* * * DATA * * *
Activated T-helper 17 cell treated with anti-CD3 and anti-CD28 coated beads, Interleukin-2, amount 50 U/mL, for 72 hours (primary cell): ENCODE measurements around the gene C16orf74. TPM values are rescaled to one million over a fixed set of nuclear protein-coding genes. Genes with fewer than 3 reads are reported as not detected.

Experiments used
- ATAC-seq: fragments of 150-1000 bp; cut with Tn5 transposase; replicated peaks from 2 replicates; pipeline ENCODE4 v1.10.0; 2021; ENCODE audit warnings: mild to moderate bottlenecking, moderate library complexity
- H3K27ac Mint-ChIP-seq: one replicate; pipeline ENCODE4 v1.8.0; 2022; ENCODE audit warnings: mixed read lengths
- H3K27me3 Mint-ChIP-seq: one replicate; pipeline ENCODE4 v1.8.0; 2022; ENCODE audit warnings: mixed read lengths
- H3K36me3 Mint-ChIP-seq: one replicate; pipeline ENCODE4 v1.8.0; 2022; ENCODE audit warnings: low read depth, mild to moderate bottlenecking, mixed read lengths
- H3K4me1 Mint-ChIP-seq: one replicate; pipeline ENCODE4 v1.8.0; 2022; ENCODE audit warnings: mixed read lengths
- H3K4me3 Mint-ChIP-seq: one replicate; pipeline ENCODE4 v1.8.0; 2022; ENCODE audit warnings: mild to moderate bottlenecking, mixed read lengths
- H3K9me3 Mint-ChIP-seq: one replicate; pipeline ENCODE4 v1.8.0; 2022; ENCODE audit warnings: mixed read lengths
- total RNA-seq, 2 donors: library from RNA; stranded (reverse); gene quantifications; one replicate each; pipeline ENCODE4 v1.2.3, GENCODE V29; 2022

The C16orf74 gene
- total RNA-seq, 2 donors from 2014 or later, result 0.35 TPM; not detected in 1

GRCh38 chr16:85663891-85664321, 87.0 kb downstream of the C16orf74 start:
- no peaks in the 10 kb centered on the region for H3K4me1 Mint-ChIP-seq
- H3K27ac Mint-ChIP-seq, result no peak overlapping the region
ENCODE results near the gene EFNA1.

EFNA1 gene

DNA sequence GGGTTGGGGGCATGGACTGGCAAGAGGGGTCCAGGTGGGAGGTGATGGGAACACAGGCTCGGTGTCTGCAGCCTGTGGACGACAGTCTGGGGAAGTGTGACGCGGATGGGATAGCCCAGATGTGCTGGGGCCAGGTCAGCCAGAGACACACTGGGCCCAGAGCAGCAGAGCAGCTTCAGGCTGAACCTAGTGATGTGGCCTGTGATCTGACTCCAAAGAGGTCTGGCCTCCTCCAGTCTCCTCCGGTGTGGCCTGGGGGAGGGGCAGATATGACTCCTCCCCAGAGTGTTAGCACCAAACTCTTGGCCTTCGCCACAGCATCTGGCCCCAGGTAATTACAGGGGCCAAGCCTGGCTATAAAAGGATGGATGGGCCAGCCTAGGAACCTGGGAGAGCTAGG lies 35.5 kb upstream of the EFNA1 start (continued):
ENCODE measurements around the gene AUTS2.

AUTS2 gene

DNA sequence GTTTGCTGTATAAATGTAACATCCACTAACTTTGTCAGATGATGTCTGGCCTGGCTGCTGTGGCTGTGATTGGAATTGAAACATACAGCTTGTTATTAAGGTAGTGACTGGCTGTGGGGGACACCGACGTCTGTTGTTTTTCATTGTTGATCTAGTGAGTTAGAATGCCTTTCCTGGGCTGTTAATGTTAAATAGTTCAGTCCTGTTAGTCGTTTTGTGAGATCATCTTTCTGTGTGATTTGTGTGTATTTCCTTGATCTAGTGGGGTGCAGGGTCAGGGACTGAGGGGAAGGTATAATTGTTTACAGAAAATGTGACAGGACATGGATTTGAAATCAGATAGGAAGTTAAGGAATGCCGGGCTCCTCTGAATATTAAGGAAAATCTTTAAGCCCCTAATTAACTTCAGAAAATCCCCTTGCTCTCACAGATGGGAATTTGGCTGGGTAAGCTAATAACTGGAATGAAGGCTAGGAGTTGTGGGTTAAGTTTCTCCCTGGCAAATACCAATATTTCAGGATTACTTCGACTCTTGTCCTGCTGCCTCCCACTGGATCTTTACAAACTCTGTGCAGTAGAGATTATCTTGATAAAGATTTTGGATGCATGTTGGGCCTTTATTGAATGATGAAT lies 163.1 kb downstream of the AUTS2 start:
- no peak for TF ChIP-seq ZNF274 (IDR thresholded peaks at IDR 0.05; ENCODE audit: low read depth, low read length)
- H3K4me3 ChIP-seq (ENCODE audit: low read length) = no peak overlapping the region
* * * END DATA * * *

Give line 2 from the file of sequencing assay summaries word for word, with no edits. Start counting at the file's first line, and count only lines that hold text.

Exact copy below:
Experiments used